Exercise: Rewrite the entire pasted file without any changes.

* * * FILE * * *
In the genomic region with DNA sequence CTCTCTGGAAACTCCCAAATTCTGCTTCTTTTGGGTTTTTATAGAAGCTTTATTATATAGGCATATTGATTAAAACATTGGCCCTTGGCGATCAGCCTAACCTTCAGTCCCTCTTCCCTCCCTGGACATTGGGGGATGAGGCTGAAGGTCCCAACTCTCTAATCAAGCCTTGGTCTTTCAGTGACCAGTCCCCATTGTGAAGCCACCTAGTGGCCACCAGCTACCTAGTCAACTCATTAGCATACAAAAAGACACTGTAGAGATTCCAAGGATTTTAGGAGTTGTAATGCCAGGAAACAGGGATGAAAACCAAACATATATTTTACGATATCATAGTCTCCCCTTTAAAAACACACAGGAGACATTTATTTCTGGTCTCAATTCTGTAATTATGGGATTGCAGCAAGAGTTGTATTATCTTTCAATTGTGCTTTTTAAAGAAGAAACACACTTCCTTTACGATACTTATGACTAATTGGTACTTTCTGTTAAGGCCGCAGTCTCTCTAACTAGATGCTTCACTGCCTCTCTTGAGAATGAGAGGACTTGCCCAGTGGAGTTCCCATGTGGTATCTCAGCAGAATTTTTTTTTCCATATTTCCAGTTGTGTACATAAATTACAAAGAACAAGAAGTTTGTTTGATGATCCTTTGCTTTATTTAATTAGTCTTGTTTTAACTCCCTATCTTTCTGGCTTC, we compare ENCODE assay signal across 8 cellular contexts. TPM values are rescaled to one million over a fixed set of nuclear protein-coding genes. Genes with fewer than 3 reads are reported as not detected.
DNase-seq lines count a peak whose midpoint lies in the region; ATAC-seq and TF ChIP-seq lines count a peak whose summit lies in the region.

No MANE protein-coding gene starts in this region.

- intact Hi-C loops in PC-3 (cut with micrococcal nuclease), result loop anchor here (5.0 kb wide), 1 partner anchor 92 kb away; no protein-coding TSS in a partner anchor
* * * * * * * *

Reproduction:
In the genomic region with DNA sequence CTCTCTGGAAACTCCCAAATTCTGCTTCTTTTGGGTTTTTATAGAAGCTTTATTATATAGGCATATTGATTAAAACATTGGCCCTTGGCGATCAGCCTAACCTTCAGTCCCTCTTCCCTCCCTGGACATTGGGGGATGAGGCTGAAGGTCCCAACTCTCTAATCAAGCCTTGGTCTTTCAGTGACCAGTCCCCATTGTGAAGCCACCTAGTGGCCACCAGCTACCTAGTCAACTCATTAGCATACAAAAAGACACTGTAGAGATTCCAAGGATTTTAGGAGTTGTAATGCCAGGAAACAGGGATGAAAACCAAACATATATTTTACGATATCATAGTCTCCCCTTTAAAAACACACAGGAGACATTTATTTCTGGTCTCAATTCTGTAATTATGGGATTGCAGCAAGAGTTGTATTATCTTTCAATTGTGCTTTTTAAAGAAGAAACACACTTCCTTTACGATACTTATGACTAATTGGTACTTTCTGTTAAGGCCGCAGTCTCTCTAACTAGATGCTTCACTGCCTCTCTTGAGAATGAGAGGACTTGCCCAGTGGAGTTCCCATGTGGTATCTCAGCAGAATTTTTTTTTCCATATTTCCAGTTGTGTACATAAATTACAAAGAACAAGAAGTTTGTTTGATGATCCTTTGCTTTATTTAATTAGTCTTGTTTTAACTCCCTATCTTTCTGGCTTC, we compare ENCODE assay signal across 8 cellular contexts. TPM values are rescaled to one million over a fixed set of nuclear protein-coding genes. Genes with fewer than 3 reads are reported as not detected.
DNase-seq lines count a peak whose midpoint lies in the region; ATAC-seq and TF ChIP-seq lines count a peak whose summit lies in the region.

No MANE protein-coding gene starts in this region.

- intact Hi-C loops in PC-3 (cut with micrococcal nuclease), result loop anchor here (5.0 kb wide), 1 partner anchor 92 kb away; no protein-coding TSS in a partner anchor